It’s one of the greatest gifts I can think to give my daughter. I won’t be the mother who encourages vanity. I’ll be the one who reminds her of the great gift of health and wholeness, perfection, she has received. She’ll be hearing me encourage her to go out and make the most of this precious gift.

Psalm 139:13-16a NKJV

For You formed my inward parts;
You covered me in my mother’s womb.
I will praise You, for I am fearfully and wonderfully made;
Marvelous are Your works,
And that my soul knows very well.
My frame was not hidden from You,
When I was made in secret,
And skillfully wrought in the lowest parts of the earth.
Your eyes saw my substance, being yet unformed.

My friend, Maribeth Johnson, has been a pillar of godliness and grace through her difficult loss. She has allowed God to minister to others through her personal tragedy, and she is pressing forward into all God has given her to do. Again, we are expecting new babies around the same time. This time she has heard the beautiful, priceless words – healthy and whole – from the doctors regarding this new life. I rejoice with her and thank God for second chances. She is an extremely talented singer and is about to release a new album. I encourage you to like her page on Facebook and support her when the new album is released. You can find her at https://www.facebook.com/maribethjohnsonmusic.

Photo Credit: Bliss Photography, https://www.facebook.com/BlissfulPhoto

Read More

Posted on Sep 18, 2013 in Marriage, Parenting | 4 comments

Naked and Not Ashamed

Naked and Not Ashamed

Today I find myself wondering how anyone can ever stand before another, even a trusted spouse, naked and not ashamed.  In our over-sexualized culture, images of perfection (not even real, but air-brushed) are everywhere.  They mock those who save sex for marriage and consider self-control impossible.

Lingerie commercials use models who have bodies covered with little more than glittering makeup to brazenly strut across our television screens.  They appear unashamed of their bodies, but stories of cutting and self-abuse filter out of their closely guarded world.  New shows glamorize adultery and betrayal.  Reality TV draws the viewer in with claims of competition and then baits them with underwear-clad, pencil-thin cast members who compete in physical challenges that often demand censors to blur body parts because they can’t keep their tiny cloth pieces held together by string in place.

Turn off the television and the billboards remind us.  Move to the country and magazines in the doctor’s office remind us.  Stop picking up the magazines and the catalog shows up in our mailbox.  Throw the catalog away unopened and see your neighbor’s teenage daughter imitating what she’s seen on the latest awards show.  Images of both desirable and undesirable bodies show up on the sides of our social media pages, our email screens, and even in newsletters from Christian celebrities.  They tell us what is acceptable and unacceptable, training us to believe that beauty can only look one way.

How am I, a 37-year old pregnant mother, to manage my emotions as the condemnation comes at me from every angle – telling me  I’m not thin enough, my hair isn’t long/curly/straight enough, my complexion isn’t creamy enough, my lips are full enough, my teeth aren’t white enough, and my legs aren’t smooth enough?  God-forbid I have any cellulite, varicose veins, or body hair!  It’s a full-time job to try to meet all these requirements.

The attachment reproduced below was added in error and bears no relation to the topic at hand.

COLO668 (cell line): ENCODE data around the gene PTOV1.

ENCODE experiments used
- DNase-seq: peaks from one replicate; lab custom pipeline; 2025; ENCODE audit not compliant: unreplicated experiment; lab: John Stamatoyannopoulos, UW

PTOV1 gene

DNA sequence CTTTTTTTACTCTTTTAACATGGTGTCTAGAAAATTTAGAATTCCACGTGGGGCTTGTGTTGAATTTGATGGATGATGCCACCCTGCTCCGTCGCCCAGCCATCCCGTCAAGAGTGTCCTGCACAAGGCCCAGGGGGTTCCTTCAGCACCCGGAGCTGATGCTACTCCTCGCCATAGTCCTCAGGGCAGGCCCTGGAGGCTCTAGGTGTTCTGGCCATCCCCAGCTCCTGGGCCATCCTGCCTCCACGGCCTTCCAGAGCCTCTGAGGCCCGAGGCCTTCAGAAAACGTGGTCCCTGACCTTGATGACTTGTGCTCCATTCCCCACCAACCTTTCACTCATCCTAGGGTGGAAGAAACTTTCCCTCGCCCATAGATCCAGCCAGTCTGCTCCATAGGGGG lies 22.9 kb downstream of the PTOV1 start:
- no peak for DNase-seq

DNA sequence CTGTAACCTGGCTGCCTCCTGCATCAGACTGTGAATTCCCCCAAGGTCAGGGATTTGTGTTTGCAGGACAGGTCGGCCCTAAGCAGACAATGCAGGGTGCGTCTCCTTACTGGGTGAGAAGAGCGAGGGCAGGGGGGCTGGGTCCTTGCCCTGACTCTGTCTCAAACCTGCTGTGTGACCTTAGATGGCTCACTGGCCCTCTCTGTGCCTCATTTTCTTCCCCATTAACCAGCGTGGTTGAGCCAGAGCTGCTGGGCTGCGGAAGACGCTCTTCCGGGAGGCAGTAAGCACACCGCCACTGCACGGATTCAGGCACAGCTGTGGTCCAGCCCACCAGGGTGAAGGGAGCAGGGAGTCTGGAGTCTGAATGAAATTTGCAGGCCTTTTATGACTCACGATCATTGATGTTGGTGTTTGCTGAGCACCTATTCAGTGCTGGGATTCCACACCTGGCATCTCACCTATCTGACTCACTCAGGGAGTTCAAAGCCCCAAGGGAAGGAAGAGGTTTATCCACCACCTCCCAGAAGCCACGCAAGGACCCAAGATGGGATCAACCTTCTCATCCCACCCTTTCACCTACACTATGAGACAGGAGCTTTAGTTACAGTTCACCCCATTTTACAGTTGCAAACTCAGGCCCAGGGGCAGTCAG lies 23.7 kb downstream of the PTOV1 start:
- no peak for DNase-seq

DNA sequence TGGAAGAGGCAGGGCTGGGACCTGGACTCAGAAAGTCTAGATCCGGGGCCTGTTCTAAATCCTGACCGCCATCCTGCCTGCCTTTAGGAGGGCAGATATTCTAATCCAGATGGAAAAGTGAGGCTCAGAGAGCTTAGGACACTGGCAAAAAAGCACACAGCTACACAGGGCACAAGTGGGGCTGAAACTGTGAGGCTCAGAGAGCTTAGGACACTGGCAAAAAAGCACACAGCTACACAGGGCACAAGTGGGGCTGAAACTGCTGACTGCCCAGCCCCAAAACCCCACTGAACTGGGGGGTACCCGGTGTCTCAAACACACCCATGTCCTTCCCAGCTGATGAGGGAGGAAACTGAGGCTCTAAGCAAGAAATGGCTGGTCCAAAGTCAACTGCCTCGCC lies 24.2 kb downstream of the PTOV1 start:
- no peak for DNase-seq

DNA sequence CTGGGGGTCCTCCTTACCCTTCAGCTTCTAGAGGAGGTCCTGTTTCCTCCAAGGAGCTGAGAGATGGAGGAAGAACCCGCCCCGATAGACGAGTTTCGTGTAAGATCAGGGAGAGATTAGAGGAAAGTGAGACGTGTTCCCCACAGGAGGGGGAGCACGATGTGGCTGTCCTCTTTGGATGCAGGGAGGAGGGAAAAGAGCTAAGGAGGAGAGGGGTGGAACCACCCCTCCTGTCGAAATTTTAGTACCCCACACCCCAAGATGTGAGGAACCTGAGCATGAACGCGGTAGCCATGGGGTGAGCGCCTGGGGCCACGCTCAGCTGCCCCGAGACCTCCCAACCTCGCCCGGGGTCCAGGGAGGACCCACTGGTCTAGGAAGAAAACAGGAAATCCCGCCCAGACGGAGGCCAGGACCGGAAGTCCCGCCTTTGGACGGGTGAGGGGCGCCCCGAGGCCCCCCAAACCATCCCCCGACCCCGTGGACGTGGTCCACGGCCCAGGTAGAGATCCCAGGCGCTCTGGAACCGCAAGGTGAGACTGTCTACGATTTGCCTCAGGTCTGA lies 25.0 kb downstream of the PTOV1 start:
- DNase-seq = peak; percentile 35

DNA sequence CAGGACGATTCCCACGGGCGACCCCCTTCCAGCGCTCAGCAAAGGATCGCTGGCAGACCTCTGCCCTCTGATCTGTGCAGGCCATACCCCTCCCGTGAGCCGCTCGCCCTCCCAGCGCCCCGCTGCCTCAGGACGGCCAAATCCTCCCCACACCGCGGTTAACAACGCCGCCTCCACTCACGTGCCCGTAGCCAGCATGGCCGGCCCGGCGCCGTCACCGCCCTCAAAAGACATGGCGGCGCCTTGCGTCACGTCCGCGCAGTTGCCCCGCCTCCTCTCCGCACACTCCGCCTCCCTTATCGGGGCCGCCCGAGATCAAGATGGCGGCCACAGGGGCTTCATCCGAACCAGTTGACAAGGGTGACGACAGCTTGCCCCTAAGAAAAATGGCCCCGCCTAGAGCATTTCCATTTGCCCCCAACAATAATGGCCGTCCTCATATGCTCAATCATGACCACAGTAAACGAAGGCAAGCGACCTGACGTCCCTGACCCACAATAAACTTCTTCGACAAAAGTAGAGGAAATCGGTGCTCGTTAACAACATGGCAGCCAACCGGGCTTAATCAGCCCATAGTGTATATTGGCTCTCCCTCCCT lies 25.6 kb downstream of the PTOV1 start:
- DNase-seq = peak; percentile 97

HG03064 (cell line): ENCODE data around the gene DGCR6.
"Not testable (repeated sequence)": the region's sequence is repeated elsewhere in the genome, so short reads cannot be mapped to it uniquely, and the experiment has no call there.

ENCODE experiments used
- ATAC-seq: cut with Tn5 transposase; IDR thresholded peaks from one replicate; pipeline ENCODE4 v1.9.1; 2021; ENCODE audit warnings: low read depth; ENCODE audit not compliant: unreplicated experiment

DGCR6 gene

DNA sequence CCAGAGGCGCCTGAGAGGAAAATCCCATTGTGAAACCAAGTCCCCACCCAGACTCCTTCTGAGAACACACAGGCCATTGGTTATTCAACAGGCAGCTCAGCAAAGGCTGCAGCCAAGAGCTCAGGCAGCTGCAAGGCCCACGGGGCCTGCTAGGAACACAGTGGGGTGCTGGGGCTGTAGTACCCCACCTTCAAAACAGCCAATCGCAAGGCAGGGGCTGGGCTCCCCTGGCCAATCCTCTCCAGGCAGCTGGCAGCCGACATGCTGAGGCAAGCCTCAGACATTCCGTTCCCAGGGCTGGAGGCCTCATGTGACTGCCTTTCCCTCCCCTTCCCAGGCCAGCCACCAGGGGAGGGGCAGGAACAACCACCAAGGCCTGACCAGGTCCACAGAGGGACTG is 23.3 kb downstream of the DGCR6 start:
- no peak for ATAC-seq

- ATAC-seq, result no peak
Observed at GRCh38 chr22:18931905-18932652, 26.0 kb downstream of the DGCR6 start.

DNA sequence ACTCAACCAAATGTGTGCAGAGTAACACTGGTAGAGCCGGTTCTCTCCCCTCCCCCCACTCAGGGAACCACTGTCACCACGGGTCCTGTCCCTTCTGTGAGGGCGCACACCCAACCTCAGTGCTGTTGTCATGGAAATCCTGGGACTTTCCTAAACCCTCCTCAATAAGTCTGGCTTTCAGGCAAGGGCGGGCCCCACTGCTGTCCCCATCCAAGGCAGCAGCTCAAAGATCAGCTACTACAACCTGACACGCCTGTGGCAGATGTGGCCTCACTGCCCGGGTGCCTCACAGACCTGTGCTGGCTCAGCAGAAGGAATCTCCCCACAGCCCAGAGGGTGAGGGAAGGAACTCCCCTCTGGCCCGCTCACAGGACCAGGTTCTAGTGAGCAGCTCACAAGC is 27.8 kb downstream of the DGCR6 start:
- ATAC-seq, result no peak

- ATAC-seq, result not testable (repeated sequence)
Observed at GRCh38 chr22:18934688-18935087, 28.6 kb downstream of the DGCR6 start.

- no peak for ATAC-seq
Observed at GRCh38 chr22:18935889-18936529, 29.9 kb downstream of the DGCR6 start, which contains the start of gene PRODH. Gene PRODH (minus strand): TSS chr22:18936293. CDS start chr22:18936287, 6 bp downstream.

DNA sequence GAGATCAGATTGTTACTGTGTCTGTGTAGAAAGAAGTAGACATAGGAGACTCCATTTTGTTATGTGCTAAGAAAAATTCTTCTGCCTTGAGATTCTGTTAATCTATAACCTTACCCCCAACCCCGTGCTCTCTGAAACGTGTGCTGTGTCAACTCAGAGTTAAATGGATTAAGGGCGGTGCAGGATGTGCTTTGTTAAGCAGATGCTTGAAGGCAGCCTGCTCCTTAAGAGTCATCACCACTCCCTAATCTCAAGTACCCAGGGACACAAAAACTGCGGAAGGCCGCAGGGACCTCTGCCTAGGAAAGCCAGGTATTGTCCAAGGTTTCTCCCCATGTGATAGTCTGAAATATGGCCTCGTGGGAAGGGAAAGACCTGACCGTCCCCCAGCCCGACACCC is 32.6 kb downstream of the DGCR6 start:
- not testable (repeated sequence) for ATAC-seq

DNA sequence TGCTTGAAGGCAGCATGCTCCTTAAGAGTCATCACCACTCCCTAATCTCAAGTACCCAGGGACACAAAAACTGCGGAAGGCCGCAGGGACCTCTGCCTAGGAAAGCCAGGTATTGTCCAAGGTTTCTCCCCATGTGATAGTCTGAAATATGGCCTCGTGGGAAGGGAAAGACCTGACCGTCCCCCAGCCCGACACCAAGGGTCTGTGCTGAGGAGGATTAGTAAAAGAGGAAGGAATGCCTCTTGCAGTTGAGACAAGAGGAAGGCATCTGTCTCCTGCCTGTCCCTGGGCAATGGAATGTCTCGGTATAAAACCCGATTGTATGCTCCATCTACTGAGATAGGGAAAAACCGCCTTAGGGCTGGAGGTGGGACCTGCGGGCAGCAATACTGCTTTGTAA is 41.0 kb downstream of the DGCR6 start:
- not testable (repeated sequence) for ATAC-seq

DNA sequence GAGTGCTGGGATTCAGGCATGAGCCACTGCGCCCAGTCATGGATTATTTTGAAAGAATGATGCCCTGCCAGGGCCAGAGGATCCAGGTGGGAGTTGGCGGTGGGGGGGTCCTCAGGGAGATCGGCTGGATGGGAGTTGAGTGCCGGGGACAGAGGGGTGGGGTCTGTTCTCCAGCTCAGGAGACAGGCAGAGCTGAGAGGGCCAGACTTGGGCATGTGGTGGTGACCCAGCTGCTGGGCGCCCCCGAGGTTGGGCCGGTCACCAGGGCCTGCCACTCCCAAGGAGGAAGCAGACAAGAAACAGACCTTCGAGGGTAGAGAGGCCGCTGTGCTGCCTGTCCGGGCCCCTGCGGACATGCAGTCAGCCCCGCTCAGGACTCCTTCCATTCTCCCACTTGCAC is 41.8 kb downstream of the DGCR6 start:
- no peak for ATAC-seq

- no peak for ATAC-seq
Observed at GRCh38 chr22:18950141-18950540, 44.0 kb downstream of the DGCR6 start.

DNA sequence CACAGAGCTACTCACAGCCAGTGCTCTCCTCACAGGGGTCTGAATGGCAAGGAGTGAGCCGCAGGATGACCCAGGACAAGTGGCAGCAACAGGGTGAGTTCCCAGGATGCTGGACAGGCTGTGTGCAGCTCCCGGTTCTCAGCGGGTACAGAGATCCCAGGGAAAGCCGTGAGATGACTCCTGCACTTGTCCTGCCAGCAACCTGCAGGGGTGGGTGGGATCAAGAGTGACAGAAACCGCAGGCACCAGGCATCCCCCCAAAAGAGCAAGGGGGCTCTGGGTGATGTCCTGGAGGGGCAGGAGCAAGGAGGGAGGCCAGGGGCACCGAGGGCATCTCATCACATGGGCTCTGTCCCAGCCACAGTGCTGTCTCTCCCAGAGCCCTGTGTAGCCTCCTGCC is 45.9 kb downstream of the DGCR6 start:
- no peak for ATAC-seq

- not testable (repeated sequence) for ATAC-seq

In order to look like a supermodel, I need to spend hours each day in the gym; more hours planning and preparing perfectly balanced and healthy meals; even more hours removing body hair, smoothing and curling the hair on my head (adding hair pieces or extensions to make it thick and long enough); and even more hours getting facials, manicures,  pedicures, and body scrubs.  Let’s add to that time in the cosmetic surgeons office for Botox, lip fillers, a nose job, liposuction, a boob job, and a chin implant; then put makeup on my perfect complexion.  Fake eyelashes make my dark lashes thicker and longer, contouring deceives the eye so I appear to have more distinct features, and expensive powders remove any hint of shine.  After spending 16 hours a day on beauty treatments, where do we find time for a vocation, a family, or a social life?

tears_modelI’m convinced that’s why the models on the runway look miserable.  They’re furious about all the stuff they have to go through to have the privilege of representing the American woman to the world!  But if you take the time to do all these things and try to be the perfect woman, then people question if you have an eating disorder or need to find a job to occupy your time better.

No wonder so many like me find it nearly impossible to stand before our spouse – naked and not ashamed.

A lovely young bride confides in me that her husband has never seen her without her shirt on because she can’t see the beauty other see in her and feels mortified by her figure.  A mother of three cringes when her husband touches her in the dark, horrified that the skin on her stomach is loose and he will reject her.  A handsome young man starves himself while lifting weights, gets his entire upper body waxed and goes to the tanning bed – in an effort to look chiseled and desirable.  While he’s able to get dates, he cannot allow anyone to get close enough to see beneath his thin veneer of carefully cultivated masculinity and wonders why he’s always alone.  A beautiful woman causes her body to shut down and stop functioning properly so she feels thin enough to find a husband.  These are real people I know.

Imagine what it was like back in the days when those words were written.  God made Adam and Eve naked and not ashamed.  They lived in a garden.  They were totally innocent and unaware of comparison.  They didn’t know they were too hairy, their skin was too dark, or that they would be more appealing to Americans with blonde hair and blue eyes.  They stood before one another as perfect beings, loved and accepted.